WOLK: "Such flares would have had a profound effect on the material in the solar system and could even have helped protect Earth from rapidly spiraling in towards the Sun and being destroyed."

McALARY: NASA scientist Michael Salamon likens the process to a boat being cast away by waves in a storm.

SALAMON: "It's really remarkable how the early x-ray history of the Sun could have played a very profound role in our existence today."

McALARY: Even giant gas planets like Jupiter benefited, because the turbulence is thought to have given their inner rocky cores time to accumulate their surrounding gaseous outer layers.

The astronomers found during their Chandra study that young Orion constellation stars with smaller masses than our Sun produced less energetic flares than the bigger sun-like stars. Does this mean the smaller suns inhibit the development of their planets?

Again, Eric Feigelson of Pennsylvania State University.

FEIGELSON: "I think that is a good question, but this more theoretical interpretation has not been addressed yet in a study."

McALARY: David McAlary, VOA News, Washington.


FX: BUS IDLING AND BRAKES

Except for its promotional paint job, the bus that pulls up to the curb looks pretty much like any other modern city bus here in Washington. But Dave Mikoryak says this is no ordinary transit vehicle.

MIKORYAK: "It has a diesel hybrid propulsion system, and the reason we did it is obviously for a lot of environmental reasons to meet upcoming and current emission standards. And also to improve fuel efficiency in vehicles."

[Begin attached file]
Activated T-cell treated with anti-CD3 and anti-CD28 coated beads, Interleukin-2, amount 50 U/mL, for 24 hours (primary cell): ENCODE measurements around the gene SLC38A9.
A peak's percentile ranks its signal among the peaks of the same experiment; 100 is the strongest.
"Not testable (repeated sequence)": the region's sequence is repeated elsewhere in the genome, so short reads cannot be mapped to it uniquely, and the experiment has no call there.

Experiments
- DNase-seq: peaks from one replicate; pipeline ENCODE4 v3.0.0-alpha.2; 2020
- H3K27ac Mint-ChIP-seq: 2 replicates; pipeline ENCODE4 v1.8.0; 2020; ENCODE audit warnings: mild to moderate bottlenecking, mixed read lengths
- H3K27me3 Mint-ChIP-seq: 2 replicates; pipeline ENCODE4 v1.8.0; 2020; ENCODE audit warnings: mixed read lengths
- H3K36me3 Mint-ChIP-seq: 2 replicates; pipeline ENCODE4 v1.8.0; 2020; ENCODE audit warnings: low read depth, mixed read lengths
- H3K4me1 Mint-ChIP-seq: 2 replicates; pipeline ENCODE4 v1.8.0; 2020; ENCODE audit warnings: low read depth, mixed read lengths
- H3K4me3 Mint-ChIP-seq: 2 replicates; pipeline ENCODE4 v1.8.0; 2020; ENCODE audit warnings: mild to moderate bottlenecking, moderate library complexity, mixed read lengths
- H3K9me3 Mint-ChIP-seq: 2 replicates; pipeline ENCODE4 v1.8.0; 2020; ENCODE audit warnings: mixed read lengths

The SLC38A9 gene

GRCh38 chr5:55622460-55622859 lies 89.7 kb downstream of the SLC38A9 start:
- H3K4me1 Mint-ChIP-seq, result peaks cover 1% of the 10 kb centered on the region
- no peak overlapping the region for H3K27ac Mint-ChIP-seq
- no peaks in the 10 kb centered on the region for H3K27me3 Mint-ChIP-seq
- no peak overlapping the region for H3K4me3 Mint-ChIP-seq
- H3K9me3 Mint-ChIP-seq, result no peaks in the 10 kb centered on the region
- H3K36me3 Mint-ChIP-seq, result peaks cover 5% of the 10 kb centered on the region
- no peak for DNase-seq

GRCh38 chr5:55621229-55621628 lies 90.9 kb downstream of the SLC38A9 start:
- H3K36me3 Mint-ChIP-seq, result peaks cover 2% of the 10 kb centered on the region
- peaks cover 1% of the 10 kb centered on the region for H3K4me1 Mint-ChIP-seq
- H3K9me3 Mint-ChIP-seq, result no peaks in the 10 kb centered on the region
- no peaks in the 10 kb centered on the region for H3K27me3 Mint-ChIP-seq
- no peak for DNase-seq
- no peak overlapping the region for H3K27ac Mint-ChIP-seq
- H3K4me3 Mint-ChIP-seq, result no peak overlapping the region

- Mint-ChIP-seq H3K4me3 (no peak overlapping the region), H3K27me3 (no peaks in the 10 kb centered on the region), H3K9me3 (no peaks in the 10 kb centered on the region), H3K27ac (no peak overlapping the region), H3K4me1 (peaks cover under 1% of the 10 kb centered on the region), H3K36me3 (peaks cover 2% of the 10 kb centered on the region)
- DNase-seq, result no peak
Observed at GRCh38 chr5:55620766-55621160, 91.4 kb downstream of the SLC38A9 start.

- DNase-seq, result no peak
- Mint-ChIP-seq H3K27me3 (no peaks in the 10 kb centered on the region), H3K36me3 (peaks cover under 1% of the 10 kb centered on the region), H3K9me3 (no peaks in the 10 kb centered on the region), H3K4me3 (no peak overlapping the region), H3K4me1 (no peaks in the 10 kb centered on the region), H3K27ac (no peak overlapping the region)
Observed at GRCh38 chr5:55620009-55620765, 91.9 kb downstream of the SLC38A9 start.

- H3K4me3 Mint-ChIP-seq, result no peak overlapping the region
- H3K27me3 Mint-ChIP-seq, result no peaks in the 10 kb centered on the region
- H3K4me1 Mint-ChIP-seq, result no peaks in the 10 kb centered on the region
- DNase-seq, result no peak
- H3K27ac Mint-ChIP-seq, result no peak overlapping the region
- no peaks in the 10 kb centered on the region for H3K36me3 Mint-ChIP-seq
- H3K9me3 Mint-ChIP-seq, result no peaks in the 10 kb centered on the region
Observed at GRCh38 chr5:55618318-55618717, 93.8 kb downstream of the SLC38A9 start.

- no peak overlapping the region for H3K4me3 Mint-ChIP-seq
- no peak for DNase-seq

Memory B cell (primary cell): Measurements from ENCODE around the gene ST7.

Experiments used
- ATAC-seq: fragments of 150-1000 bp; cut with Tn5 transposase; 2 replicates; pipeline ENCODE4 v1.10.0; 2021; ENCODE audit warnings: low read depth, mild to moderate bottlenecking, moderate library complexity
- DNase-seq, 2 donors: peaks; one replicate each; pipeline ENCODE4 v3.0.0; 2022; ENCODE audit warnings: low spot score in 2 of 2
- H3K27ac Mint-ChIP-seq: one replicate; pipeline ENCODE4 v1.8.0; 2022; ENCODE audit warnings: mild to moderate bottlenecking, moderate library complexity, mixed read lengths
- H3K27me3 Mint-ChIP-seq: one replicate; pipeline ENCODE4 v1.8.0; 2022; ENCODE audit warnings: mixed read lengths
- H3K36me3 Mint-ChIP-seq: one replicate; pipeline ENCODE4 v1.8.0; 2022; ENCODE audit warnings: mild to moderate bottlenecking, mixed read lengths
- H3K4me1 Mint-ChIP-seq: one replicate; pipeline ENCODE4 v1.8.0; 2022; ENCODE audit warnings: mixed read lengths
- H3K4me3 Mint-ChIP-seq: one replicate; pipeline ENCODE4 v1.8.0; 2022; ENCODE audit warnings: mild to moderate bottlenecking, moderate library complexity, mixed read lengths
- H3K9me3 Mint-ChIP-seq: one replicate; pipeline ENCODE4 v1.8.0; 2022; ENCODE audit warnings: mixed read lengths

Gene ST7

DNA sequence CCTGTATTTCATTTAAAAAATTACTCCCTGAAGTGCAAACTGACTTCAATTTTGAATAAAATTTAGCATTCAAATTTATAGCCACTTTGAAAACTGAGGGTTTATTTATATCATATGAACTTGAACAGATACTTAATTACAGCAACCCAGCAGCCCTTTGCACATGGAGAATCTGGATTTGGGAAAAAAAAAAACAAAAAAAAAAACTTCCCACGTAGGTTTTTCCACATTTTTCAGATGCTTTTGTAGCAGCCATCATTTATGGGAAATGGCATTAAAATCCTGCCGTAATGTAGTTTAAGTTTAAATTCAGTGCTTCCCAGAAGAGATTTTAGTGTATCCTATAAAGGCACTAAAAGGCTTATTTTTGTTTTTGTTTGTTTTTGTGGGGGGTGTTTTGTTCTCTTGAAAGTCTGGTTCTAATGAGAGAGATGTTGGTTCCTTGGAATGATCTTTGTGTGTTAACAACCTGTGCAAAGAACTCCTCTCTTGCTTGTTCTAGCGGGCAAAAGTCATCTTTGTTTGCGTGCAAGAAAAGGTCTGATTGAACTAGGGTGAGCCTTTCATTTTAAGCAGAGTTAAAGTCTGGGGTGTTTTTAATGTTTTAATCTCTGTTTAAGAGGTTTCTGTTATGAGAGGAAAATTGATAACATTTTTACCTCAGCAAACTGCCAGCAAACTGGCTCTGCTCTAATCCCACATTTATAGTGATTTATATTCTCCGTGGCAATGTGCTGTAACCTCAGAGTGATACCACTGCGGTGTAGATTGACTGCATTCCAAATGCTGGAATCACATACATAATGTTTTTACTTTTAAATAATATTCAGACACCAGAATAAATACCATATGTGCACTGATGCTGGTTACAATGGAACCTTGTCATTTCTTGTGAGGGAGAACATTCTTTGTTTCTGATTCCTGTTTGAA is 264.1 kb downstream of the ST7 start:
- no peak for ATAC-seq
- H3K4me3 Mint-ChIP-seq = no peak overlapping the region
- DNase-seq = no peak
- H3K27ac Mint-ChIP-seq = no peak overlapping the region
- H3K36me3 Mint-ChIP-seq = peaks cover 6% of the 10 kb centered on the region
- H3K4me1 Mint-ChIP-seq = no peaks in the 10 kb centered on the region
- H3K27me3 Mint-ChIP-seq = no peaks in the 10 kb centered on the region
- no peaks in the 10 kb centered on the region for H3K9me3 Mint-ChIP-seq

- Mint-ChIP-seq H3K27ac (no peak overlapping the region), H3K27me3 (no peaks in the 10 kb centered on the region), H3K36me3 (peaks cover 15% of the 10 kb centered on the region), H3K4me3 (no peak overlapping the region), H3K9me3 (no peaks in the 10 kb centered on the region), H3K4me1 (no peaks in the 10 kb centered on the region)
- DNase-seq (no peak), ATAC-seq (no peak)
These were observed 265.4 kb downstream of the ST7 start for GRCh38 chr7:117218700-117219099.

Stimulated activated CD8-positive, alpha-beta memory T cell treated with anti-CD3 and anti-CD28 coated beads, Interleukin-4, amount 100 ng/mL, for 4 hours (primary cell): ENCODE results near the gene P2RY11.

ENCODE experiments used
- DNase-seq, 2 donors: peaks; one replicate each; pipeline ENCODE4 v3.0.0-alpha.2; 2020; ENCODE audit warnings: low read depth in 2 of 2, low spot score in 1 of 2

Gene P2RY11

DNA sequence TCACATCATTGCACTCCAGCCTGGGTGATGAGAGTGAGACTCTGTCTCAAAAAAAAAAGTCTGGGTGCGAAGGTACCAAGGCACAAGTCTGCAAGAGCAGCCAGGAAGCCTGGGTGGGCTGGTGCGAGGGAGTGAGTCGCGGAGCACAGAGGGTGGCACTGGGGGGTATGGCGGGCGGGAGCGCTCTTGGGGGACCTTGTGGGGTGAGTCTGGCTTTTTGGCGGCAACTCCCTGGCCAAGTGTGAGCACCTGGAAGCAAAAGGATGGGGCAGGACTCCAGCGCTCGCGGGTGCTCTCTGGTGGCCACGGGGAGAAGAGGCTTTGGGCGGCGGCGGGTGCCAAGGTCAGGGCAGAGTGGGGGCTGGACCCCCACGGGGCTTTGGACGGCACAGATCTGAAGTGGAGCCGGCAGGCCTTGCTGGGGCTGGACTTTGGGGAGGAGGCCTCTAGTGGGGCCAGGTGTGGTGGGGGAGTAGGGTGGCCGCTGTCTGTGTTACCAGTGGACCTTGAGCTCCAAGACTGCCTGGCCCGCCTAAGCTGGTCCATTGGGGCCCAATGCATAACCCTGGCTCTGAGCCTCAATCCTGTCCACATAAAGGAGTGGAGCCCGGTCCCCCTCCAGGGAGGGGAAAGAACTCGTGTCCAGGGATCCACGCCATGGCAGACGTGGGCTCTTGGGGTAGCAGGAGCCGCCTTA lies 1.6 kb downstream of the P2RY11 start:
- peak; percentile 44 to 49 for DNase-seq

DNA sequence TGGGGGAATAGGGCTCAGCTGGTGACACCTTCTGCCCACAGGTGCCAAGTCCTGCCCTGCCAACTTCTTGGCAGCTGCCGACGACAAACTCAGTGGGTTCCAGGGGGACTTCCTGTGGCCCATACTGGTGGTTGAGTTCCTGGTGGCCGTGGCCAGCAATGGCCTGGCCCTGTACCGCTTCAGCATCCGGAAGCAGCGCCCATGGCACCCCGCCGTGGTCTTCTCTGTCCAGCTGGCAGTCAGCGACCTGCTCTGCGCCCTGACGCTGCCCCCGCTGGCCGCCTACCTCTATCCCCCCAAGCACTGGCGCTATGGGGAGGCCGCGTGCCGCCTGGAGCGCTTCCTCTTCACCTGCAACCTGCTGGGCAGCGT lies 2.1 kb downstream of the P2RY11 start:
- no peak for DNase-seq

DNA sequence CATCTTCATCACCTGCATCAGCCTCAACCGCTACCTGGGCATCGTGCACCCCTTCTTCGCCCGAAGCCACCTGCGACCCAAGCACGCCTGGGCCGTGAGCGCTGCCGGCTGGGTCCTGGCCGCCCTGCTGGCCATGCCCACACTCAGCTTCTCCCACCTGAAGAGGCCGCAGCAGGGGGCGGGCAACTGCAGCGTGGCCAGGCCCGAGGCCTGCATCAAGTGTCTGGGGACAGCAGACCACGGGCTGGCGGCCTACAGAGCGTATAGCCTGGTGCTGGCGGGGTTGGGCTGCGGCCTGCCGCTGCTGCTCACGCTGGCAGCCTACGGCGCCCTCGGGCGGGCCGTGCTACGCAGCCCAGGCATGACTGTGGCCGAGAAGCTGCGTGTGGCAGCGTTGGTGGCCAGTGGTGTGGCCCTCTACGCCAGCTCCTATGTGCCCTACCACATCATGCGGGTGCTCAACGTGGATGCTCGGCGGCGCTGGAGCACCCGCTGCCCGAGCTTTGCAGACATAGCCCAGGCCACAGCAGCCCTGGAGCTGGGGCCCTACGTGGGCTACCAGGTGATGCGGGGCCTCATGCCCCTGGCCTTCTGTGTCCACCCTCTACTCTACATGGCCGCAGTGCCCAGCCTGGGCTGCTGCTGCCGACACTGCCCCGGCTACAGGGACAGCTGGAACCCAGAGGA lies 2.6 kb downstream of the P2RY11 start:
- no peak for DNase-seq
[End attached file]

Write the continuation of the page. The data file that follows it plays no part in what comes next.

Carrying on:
For about a century the internal combustion engine -- gasoline or diesel -- has been the global standard for motor vehicles. In the past few years hybrid vehicles have been making small inroads. They use a smaller engine combined with electric motors to supply power to the wheels. The technology reduces emissions and increases fuel economy. Its use is slowly propagating out from the small economy cars in which it first appeared.

At a meeting of the Society of Automotive Engineers in Washington this week, companies developing hybrid technology for trucks and other heavy-duty vehicles were showing off their stuff.

Dave Mikoryak, of General Motors' Allison Transmission unit, explained some of the ways his company's hybrid bus gets better fuel economy and improved acceleration.

MIKORYAK: "We are able to achieve that by downsizing the engine significantly from a large bus engine down to a medium-duty truck or even a large pickup truck-size engine, and also use regenerative braking to recapture energy to help with the vehicle launch."

That regenerative braking he mentions is a technology for recapturing some of the energy when the vehicles stops. City buses often stop every couple of blocks. As a normal vehicle brakes to a stop, the energy of its forward motion is dissipated as heat from the friction of the brakes. With regenerative braking, that energy is captured as electricity in batteries, which can then be used to help get the vehicle going again. That's a big plus for a vehicle like a city bus that is constantly in stop-and-go service.